4. It was difficult to make the transition from foot control to torch-end control at first. The big problem to solve is that one must learn to move the little toothed belt with a finger _independent_ from the movement you want from the torch. Look at the web picture of the device. You'll see the little belt. and, you'll see the rotary wheel at the top that the belt drives.
The rotary system has a 'catch' that seats home in the off position. It takes a bit of force from your finger to overcome the catch and this force can easily disrupt the position/action of the torch. This really sucks when you are at the end of a weld and you push the rotary to 'off' and simultaneously move the torch out of position and cause loss of argon shield, for example. You have to learn to overcome the catch without disrupting the torch position/action. I found this very challenging at first but practice makes perfect. (Well, almost.)
4. I cannot compare the ease of use of CKW rotary control to a slide-type torch-end control because I've not ever used a slider.
5. Comparing my torch end control to a foot control: Foot control is okay for welding table work when you can sit comfortably in a standard position. If you go out of position, such as needing to stand up, working a foot control is more challenging. A foot control can be way less convenient for off-table work when you cannot sit at the weldment. In some circumstances it sucks really big time. Imagine you are building a frame structure 2meters high by 1 meter wide by 1 meter deep. Say you have to sit on the floor, or even lay down on the floor to make a weld on the bottom of the structure. How do you work the foot control? Maybe you have to put the foot controller between your knees and operate the lever by pressing your knees together, like one of those ThighMaster devices you see adverts on TV for! Really awkward (but could build up your intra-pelvic musculature). A torch-end control is sweet for this out of position work. The other advantage, even when welding in a perfect sitting position, is that you don't have to make sure the foot pedal is in place every time you get up and sit back down. With a torch-end control there is one less thing to move into place because it's always already there for you.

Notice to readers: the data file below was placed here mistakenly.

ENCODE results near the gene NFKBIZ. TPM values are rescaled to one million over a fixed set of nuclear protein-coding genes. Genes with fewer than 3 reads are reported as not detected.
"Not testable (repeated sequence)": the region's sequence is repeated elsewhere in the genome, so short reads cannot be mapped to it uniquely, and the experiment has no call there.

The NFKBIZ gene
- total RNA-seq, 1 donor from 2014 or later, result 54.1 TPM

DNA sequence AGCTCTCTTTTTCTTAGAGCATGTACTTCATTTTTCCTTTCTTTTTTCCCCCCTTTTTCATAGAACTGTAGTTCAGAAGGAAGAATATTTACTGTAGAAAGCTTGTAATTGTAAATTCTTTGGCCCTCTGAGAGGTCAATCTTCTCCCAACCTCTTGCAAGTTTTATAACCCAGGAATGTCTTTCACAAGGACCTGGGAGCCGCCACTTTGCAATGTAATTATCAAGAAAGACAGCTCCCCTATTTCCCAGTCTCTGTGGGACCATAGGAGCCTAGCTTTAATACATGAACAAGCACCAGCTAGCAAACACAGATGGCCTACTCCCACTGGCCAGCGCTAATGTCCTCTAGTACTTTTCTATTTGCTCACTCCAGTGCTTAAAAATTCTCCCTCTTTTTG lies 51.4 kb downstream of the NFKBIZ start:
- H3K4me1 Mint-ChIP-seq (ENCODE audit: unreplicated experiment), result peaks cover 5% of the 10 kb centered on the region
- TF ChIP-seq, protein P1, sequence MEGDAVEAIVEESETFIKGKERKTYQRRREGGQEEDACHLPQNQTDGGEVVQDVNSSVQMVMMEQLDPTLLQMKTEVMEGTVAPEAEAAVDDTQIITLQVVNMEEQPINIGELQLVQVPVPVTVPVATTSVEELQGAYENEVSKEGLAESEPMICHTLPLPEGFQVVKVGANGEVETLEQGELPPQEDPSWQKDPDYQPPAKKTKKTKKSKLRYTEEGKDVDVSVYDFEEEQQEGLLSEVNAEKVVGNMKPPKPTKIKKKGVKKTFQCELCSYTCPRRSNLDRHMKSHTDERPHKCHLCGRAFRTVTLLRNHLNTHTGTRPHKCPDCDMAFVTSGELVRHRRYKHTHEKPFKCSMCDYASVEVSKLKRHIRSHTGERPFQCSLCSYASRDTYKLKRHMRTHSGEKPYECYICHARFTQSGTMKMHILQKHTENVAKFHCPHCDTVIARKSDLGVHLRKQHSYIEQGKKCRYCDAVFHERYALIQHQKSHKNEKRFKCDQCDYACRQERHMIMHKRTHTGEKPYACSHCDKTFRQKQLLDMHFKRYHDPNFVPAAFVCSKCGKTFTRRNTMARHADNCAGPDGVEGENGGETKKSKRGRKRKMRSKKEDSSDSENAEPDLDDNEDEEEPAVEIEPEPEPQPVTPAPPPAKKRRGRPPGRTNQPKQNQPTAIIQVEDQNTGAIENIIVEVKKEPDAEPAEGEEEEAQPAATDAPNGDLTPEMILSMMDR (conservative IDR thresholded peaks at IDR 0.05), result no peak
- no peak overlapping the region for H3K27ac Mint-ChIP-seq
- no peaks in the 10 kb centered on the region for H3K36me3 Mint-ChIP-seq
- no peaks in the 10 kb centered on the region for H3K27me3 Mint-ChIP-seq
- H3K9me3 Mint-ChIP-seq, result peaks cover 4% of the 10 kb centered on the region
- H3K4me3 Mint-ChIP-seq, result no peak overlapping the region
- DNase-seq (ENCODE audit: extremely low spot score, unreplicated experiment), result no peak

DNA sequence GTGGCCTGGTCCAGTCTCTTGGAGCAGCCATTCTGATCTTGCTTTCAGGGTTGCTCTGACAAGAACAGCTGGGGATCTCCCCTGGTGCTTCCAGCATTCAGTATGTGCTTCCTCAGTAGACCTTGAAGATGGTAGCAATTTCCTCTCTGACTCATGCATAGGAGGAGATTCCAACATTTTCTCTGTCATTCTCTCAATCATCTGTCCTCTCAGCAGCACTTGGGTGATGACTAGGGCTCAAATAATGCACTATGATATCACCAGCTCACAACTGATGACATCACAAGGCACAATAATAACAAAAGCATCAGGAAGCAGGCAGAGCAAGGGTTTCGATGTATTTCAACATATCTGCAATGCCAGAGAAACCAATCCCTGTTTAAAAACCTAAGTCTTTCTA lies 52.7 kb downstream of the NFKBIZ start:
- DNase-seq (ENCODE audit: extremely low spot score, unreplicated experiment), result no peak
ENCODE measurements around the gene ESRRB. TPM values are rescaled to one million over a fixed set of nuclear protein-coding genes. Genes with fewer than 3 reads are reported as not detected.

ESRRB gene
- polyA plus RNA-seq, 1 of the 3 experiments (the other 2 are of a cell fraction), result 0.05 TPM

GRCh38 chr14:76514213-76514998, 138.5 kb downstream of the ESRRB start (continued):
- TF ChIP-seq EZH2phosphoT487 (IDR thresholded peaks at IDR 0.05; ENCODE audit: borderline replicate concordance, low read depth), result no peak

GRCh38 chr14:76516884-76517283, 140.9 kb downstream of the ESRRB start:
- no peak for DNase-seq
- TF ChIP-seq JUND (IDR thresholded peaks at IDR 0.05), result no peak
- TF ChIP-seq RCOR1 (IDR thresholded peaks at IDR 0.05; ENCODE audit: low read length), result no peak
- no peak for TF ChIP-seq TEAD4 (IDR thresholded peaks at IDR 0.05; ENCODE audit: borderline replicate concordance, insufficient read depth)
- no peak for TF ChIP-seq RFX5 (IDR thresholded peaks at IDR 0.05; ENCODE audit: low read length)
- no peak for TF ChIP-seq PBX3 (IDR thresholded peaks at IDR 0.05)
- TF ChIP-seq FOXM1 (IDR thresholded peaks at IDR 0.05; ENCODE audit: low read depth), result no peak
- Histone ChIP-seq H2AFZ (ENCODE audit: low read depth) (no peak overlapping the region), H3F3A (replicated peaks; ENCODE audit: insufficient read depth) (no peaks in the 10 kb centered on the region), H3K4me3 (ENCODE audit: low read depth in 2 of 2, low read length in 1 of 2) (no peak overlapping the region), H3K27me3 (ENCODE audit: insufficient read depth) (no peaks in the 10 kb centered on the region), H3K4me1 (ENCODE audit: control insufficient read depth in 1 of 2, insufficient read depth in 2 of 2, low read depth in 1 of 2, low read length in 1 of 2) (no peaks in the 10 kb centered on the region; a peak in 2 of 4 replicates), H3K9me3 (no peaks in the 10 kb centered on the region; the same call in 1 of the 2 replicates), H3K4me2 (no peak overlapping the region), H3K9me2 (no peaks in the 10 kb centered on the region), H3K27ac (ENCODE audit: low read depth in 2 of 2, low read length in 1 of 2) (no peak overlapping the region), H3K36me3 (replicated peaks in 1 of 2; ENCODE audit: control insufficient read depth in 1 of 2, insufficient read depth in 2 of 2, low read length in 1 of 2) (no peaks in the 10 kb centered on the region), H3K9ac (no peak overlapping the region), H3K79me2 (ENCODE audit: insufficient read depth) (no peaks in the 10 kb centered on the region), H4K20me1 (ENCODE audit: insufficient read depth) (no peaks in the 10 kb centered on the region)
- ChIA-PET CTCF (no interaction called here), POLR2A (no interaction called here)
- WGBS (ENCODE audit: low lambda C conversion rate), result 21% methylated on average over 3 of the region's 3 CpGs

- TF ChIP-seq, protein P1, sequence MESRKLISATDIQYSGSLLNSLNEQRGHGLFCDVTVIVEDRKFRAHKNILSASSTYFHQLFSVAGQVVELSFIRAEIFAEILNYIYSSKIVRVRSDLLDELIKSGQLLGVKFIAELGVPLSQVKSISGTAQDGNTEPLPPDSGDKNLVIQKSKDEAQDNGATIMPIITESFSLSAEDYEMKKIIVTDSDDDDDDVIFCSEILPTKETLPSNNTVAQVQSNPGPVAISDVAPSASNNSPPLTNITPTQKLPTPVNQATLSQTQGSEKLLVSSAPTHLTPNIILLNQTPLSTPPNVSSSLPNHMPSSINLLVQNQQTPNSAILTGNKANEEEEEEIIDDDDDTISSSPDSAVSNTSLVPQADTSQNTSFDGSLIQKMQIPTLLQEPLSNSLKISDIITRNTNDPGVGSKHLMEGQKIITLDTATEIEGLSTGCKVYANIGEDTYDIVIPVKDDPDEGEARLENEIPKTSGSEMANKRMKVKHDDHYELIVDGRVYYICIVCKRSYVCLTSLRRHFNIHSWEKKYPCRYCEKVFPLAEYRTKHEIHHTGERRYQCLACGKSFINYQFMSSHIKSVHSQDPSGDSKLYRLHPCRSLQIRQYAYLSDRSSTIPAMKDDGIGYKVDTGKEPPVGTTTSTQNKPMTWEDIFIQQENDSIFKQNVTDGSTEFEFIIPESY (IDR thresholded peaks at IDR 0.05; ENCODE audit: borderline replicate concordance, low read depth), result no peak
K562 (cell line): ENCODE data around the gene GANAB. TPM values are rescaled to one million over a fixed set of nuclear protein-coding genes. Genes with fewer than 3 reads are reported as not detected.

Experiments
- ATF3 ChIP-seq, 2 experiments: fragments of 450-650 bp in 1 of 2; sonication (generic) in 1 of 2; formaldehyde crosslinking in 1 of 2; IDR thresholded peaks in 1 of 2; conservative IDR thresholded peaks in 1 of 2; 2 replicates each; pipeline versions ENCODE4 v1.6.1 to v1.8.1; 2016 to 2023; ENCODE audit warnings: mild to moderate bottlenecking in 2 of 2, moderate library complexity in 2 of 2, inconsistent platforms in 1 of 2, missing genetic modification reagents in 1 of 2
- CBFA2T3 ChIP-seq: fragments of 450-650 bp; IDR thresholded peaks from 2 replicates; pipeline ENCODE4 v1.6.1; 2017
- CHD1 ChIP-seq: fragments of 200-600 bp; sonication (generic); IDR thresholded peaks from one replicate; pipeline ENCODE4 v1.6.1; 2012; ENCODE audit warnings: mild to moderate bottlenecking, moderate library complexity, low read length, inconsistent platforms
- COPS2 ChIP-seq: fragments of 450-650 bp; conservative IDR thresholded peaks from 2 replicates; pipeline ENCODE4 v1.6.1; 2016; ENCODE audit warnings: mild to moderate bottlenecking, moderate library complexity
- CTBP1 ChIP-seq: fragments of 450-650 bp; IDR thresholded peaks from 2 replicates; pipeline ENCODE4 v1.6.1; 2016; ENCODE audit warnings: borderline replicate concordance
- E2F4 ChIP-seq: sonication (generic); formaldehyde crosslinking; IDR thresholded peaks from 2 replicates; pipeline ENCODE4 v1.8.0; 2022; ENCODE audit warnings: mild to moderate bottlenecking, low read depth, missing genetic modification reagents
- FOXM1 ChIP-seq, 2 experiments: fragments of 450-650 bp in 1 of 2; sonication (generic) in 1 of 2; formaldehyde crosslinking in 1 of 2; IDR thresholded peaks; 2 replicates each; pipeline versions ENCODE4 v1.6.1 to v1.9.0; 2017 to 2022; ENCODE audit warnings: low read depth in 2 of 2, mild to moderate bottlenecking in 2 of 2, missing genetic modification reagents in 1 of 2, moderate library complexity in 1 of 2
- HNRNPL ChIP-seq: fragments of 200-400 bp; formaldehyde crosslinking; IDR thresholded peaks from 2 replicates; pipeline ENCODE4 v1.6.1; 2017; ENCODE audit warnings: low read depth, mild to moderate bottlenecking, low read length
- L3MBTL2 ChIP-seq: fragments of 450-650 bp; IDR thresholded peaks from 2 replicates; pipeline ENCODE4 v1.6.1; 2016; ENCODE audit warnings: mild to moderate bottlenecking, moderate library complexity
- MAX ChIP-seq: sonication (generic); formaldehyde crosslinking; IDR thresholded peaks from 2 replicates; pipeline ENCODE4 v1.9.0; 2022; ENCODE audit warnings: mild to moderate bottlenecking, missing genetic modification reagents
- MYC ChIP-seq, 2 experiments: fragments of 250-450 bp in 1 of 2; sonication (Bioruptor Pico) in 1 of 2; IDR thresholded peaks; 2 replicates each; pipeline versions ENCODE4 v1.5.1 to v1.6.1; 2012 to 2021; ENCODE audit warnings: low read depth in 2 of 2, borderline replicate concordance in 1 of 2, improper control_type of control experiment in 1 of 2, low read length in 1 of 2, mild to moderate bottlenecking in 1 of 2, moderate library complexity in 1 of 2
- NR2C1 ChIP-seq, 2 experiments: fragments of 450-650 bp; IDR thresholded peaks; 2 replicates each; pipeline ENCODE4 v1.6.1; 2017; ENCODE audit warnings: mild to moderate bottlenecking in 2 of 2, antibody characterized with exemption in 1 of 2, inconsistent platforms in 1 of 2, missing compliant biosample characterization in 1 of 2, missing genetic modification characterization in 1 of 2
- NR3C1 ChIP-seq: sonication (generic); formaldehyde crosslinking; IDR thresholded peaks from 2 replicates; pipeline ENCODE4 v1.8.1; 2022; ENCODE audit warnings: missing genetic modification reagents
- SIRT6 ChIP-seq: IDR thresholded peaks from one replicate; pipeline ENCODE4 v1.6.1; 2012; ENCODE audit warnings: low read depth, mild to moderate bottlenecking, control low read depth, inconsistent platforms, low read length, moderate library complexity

Last, would I make the same purchase again? Yep, in a New York minute; I am very pleased with the device even though I found it pricey. I have also been pleased with Cow's ability and willingness to answer questions on the telephone.
Ciao, David Todtman
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David Todtman
I have bought a Miller 301G Trailblazer, a Miller 251 mig, and misc other items from OIC, They were OUTSTANDING. A cover for the 301G was lost by UPS and they replaced it without question. Very fast, very cheap compared to local dealers and fast.......
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Rich Samuel
IOC was very easy to work with and they shipped everything the next day.
I'm wanting to get a CK torch with amp control made in the handle... where can you order them online?